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Notre Dame researchers study behavioral inertia in customer service call centers

| Friday, September 3, 2021

An interaction with a customer service call center can be a tiresome affair for people in need of assistance. When customers are already stressed out over an issue, the inefficiency of routing systems can only pile on to the frustration. And from a business perspective, inefficiency at call centers costs money — and its customers’s trust.

New research from Notre Dame professors exploring a concept called “behavioral inertia” offers companies key insights to help improve their customer service and make service center operations more efficient.

“The idea of behavioral inertia is new to the literature on call routing and hasn’t been discovered before,” said Notre Dame researcher Kaitlin Wowak.

Courtesy of Kaitlin Wowak
Kaitlin Wowak is an Associate Professor at the Mendoza College of Business and worked as a co-author on a study on behavioral inertia.

Wowak is an associate professor of information technology, analytics and operations (ITAO) at the Notre Dame Mendoza College of Business and a co-author along with Notre Dame associate professor Nicholas Berente of “A behavioral perspective on service center routing: The role of inertia,” that was published in August in the Journal of Operations Management.

Berente notes the study’s lead author Aaron Schecter of the University of Georgia was finishing up his doctoral degree when he gained access to the call center of a large North American company.

“He came to me to discuss how to approach the study and we put together the team,” said Brenete.

The unique, confidential data set the team worked with was composed of about 70,000 calls, allowing the team to select and analyze data in an empirical way.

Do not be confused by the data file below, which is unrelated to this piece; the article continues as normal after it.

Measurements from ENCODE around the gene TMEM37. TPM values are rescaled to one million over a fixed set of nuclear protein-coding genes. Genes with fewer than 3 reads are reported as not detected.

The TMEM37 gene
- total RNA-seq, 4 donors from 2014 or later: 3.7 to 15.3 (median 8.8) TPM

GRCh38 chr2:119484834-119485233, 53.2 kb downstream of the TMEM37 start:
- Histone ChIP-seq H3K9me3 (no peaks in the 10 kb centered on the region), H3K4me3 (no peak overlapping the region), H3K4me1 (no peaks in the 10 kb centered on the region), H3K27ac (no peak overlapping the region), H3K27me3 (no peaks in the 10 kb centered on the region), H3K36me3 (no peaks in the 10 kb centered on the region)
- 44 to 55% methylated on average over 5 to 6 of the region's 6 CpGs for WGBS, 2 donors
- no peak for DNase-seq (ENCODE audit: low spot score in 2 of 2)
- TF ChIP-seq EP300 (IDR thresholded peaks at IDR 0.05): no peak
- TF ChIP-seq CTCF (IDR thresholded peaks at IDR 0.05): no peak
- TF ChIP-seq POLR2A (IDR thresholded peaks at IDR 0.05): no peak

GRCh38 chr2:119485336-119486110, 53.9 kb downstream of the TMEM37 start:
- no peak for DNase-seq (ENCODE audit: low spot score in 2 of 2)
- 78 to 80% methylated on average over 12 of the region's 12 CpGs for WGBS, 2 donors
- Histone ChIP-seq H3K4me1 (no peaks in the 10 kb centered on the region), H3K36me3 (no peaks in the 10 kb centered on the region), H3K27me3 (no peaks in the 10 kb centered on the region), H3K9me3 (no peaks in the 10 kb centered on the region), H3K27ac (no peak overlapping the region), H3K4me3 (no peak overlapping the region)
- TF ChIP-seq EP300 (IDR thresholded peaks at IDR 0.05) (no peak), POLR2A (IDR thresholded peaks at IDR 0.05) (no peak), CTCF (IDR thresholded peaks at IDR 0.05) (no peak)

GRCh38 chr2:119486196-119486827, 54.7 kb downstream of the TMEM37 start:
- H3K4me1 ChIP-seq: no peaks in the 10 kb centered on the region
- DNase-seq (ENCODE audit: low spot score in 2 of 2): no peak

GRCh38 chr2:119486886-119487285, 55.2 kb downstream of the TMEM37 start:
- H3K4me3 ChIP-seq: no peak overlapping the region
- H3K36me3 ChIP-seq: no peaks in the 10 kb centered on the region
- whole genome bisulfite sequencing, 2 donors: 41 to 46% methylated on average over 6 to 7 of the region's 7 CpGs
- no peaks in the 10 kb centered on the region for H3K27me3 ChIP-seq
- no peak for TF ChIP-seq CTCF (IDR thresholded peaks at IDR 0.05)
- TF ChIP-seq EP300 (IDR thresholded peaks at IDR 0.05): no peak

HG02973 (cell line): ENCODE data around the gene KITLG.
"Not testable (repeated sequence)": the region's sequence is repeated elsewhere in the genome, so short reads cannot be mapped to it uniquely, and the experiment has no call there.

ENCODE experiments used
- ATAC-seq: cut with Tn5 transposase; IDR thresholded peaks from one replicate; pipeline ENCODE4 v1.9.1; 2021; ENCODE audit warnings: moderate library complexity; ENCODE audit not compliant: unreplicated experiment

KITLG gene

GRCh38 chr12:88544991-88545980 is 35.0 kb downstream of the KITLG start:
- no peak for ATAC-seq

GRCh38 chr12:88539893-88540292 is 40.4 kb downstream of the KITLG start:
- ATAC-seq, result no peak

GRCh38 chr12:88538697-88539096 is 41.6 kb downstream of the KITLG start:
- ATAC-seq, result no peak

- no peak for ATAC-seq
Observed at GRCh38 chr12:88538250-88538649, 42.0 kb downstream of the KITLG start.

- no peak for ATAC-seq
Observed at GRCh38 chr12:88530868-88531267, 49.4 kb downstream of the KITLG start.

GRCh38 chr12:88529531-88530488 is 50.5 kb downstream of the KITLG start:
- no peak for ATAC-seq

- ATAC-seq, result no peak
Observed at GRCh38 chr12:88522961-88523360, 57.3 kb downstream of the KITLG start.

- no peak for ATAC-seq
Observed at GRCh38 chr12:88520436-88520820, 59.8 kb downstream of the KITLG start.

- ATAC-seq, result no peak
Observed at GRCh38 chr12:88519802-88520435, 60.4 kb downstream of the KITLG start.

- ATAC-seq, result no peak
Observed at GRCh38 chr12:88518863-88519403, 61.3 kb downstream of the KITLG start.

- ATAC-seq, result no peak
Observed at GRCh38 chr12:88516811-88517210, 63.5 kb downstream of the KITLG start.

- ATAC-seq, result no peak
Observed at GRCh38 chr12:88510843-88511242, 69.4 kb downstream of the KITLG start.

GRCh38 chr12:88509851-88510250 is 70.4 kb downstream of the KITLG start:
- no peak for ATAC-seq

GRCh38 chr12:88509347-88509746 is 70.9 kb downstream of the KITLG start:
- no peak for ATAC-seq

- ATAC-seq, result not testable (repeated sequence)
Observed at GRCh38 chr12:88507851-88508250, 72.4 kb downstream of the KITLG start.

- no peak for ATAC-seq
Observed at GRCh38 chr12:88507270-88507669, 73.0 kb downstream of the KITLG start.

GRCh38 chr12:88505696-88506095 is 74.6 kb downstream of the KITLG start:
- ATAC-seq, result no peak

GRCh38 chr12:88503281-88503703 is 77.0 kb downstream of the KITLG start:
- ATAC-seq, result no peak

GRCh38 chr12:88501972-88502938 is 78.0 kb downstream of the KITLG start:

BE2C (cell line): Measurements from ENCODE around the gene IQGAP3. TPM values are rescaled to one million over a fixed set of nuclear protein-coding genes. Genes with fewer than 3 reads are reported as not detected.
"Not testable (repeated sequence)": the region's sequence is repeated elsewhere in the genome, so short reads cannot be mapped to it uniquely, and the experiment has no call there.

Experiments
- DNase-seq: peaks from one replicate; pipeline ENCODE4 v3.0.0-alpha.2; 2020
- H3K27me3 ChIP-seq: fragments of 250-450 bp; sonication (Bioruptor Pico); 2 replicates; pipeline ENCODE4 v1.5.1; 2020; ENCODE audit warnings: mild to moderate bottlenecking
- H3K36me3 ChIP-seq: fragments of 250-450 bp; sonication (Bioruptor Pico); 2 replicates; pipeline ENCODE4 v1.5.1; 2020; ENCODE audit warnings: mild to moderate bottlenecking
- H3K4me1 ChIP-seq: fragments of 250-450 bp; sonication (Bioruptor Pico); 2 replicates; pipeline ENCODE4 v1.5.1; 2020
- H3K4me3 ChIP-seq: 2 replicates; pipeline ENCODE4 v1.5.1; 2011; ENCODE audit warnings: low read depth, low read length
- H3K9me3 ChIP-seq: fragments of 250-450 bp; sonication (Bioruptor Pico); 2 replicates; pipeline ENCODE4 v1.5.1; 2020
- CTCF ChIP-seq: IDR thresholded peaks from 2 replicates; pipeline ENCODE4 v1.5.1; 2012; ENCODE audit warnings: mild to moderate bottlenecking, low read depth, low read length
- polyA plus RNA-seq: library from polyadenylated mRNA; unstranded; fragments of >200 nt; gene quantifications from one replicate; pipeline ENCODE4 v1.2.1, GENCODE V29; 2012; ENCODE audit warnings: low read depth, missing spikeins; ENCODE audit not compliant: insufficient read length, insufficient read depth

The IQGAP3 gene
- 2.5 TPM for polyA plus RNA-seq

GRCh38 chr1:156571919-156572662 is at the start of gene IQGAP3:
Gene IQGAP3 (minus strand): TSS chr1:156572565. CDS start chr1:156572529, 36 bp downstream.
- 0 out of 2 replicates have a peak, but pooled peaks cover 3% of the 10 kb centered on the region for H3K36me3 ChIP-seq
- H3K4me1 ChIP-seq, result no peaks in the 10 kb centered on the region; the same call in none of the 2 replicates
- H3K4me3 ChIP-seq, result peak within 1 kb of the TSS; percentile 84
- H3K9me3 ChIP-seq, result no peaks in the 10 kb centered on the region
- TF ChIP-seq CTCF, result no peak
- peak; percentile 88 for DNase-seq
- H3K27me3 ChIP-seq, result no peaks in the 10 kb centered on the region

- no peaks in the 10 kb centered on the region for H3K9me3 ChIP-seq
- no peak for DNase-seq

“We’re one of the first studies to do that,” said Wowak.

Originally, the research team was just looking for the presence of behavioral inertia.

“As a team, we talked through it and felt it was interesting in itself, but what really gets companies interested is the performance implications of behavioral inertia,” said Wowak. “In general, behavioral inertia does hinder service firm performance, but in certain situations, it actually helps firm performance.”

Wowak mentions that the first of these situations arise when an issue is particularly complex. This is because automation cannot adequately route a caller to the best possible agent when an issue isn’t easily codified into a “press one to receive a specific type of help,” automated category.

The routing agent’s behavioral inertia increases overall performance by knowing there is a specific agent with expertise who will perform much better than his or her peers. Codified, automated routing may not direct the caller to this specific agent.

An agent’s expertise and an issue’s complexity are not easy for companies to objectively measure.

“Humans, actually, are fairly good at this sort of thing,” Berente said. “Our minds work through associative pattern matching and we can readily get a feel for things like expertise and complexity, whereas computers have a difficult time with this because it is multidimensional and there is no clear outcome variables.”

“The implications for companies would be to give agents some discretion because they might have a better understanding of what agents know that can’t be codified in routing,” notes Wowak.

Behavioral inertia — overall — hinders performance. The study would allow companies to know when to give agents discretion in routing calls and when to be stricter with automation.

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